The surface of silicon particles prepared by “top down” or “bottom up” methods may also be a hydride surface, a partially oxidised surface, a fully oxidised surface or a derivatised surface. Milling in an oxidising medium such as water or air will result in silicon oxide surfaces. Milling in an organic medium may result in, at least partial derivatisation of the surface. Gas phase synthesis, such as from the decomposition of silane, will result in hydride surfaces. The surface may or may not be suitably modified in order, for example, to improve the stability of the particulate silicon in the food or food composition.

Particle size distribution measurements, including the mean particle size (d50/μm) of the silicon particles are measured using a Malvem Particle Size Analyzer, Model Mastersizer, from Malvem Instruments. A helium-neon gas laser beam is projected through a transparent cell which contains the silicon particles suspended in an aqueous solution. Light rays which strike the particles are scattered through angles which are inversely proportional to the partide size. The photodetector array measures the quantity of light at several predetermined angles. Electrical signals proportional to the measured light flux values are then processed by a microcomputer system, against a scatter pattern predicted from theoretical particles as defined by the refractive indices of the sample and aqueous dispersant to determine the particle size distribution of the silicon.

Other examples of methods suitable for making silicon nanoparticles include evaporation and condensation in a subatmospheric inert-gas environment. Various aerosol processing techniques have been reported to improve the production yield of nanoparticles. These include synthesis by the following techniques: combustion flame; plasma; laser abalation; chemical vapour condensation; spray pyrolysis; electrospray and plasma spray. Because the throughput for these techniques currently tends to be low, preferred nanoparticle synthesis techniques include: high energy ball milling; gas phase synthesis; plasma synthesis; chemical synthesis; sonochemical synthesis.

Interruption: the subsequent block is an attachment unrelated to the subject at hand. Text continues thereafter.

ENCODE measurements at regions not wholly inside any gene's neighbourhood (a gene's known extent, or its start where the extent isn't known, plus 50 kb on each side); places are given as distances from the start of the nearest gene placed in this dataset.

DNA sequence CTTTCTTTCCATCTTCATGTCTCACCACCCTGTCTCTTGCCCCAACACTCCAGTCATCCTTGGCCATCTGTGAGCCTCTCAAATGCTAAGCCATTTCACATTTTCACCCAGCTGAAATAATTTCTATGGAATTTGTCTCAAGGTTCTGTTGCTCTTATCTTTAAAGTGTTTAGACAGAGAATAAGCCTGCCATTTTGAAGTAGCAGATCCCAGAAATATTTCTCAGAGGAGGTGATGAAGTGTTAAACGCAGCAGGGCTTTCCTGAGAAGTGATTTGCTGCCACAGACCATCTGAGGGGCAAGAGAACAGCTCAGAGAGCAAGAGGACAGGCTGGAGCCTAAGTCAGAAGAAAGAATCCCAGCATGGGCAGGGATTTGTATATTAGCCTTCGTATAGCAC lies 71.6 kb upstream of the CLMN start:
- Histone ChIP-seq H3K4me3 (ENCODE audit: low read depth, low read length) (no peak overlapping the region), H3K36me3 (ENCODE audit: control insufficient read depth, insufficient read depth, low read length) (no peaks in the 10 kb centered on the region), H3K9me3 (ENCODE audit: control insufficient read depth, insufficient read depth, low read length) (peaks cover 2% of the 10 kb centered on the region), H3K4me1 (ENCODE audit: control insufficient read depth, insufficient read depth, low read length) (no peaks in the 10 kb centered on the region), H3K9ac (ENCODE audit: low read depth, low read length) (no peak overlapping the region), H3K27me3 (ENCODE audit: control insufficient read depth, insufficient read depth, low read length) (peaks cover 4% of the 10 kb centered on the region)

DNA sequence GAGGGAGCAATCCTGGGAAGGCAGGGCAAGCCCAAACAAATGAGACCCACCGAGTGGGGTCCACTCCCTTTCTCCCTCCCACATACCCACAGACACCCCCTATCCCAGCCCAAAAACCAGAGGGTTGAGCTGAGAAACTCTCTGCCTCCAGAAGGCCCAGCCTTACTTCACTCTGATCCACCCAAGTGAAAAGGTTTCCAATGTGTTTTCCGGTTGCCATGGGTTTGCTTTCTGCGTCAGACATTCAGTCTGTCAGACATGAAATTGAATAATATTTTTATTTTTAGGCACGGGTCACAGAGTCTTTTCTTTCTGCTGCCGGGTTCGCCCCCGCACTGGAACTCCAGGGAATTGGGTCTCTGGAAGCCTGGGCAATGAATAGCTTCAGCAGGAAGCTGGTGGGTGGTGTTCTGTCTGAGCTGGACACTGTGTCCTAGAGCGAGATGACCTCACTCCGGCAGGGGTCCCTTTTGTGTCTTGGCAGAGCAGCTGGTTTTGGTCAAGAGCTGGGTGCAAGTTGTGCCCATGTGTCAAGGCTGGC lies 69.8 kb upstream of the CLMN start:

The preferred methods of producing silicon nanopartides are described in more detail.

High-Energy Ball Milling

High energy ball milling, which is a common top-down approach for nanoparticle synthesis, has been used for the generation of magnetic, catalytic, and structural nanoparticles, see Huang, “Deformation-induced amorphization in ball-milled silicon”, Phil. Mag. Lett., 1999, 79, pp 305-314. The technique, which is a commercial technology, has traditionally been considered problematic because of contamination problems from ball-milling processes. However, the availability of tungsten carbide components and the use of inert atmosphere and/or high vacuum processes has reduced impurities to acceptable levels.

Particle sizes in the range of about 0.1 to 1 μm are most commonly produced by ball-milling techniques, though it is known to produce particle sizes of about 0.01 μM.

Ball milling can be carried out in either “dry” conditions or in the presence of a liquid, i.e. “wet” conditions. For wet conditions, typical solvents include water or alcohol based solvents. The present inventors have found that, for use in connection with the present invention, isopropanol or water are particularly useful. This usefulness is partly based on the subsequent ability of the silicon to agglomerate, which may be of particular use in encapsulating certain ingredients, such as bacteria.